U.S. Congress puts brakes on anti-piracy bills
WASHINGTON (Reuters) - U.S. lawmakers stopped anti-piracy legislation in its tracks on Friday, delivering a stunning win for Internet companies that staged an unprecedented online protest this week to kill the previously fast-moving bills.
Senate Democratic leader Harry Reid said he would postpone a critical vote that had been scheduled for January 24 "in light of recent events."
Lamar Smith, the Republican chairman of the House of Representatives Judiciary Committee, followed suit, saying his panel would delay action on similar legislation until there is wider agreement on the issue.
"I have heard from the critics and I take seriously their concerns regarding proposed legislation to address the problem of online piracy. It is clear that we need to revisit the approach on how best to address the problem of foreign thieves that steal and sell American inventions and products," Smith said in a statement.
The bills, known as PIPA (PROTECT IP Act) in the Senate and SOPA (Stop Online Piracy Act) in the House, are aimed at curbing access to overseas websites that traffic in pirated content and counterfeit products, such as movies and music.
The legislation has been a priority for entertainment companies, publishers, pharmaceutical companies and other industry groups who say it is critical to curbing online piracy, which they believe costs them billions of dollars a year.
But technology companies are concerned the laws would undermine Internet freedoms, be difficult to enforce and encourage frivolous lawsuits.
Public sentiment on the bills shifted in recent weeks after Internet players ramped up their lobbying.
White House officials weighed in on Saturday, saying in a blog post that they had concerns about legislation that could make businesses on the Internet vulnerable to litigation and harm legal activity and free speech.
Then on Wednesday, protests blanketed the Internet, turning Wikipedia and other popular websites dark for 24 hours. Google, Facebook, Twitter and others protested the proposed legislation but did not shut down.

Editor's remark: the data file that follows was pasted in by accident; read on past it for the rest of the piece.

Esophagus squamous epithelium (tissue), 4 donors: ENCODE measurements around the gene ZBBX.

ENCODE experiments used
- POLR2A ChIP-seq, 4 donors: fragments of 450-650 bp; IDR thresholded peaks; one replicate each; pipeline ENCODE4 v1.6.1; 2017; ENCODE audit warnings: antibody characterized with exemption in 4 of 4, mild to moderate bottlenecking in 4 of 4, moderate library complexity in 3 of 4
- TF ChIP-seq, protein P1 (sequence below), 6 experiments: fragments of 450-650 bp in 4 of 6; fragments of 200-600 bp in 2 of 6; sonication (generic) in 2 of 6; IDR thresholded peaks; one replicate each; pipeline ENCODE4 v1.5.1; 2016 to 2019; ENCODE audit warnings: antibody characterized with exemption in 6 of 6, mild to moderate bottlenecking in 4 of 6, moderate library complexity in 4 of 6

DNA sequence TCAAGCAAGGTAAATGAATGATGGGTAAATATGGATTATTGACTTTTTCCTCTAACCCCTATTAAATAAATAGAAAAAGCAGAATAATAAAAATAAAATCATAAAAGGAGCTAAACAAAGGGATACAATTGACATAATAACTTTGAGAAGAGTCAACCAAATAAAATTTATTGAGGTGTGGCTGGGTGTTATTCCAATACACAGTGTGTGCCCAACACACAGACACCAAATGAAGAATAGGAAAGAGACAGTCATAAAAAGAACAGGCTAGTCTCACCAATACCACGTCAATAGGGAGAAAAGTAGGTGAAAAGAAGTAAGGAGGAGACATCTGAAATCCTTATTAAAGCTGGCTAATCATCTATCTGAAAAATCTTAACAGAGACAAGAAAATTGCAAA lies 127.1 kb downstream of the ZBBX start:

The protest had quick results: several sponsors of the legislation, including senators Roy Blunt, Chuck Grassley, Orrin Hatch, John Boozman and Marco Rubio, have withdrawn their support.
In a brief statement on Friday, Reid said there was no reason why concerns about the legislation cannot be resolved. He offered no new date for the vote.
Reid's action comes a day after a senior Democratic aide, speaking on the condition of anonymity, said the measure lacked the 60 votes needed to clear a procedural hurdle in the 100-member Senate.
The indefinite postponement of the bills drew quick praise from the Internet community, and ire from Hollywood.
"We appreciate that lawmakers have listened to our community's concerns, and we stand ready to work with them on solutions to piracy and copyright infringement that will not chill free expression or threaten the economic growth and innovation the Internet provides," a Facebook spokesman said.
Chris Dodd, chief executive of the Motion Picture Association of America and a former Democratic senator, said the stalling of legislation is a boost for criminals.
"As a consequence of failing to act, there will continue to be a safe haven for foreign thieves," Dodd said.
Lawmakers, technology companies and the entertainment industry pledged to find a way to combat online piracy and copyright infringement.
Reddit.com, a vocal leader in the protests and among the sites to go dark on Wednesday, said it was pleased the protests were able to slow things down, but said piracy needs to be addressed.
"We really need people at the table who have the technical expertise about these issues who can ensure that whatever bills are drafted have airtight, technically sound language, definitions and frameworks," the company's general manager Erik Martin told Reuters.
Reid expressed hope on Friday that Senate Judiciary Committee Chairman Patrick Leahy, who has been shepherding the bill through Congress, could help resolve differences in the legislation.
"I am optimistic that we can reach a compromise in the coming weeks," Reid said.
Leahy slammed the Senate derailment of the anti-piracy legislation as a "knee-jerk reaction to a monumental problem" but said he is committed to getting a bill signed into law this year.
There are already alternatives in the works.
Senator Ron Wyden introduced a bill last month that he said "meets the same publicly stated goals as SOPA or Protect IP without causing massive damage to the Internet."
Representative Darrel Issa on Wednesday introduced a companion bill in the House.
Issa said SOPA and PIPA lacked a fundamental understanding of how Internet technologies work. The technology sector has shown more optimism about prospects for Issa and Wyden's alternative bill, called the OPEN Act.
"It's a great starting point for discussion, and we're definitely very open to that," said Tiffiniy Cheng, co-founder of Fight for the Future, a nonprofit that helped organize the Internet protests against SOPA and PIPA.
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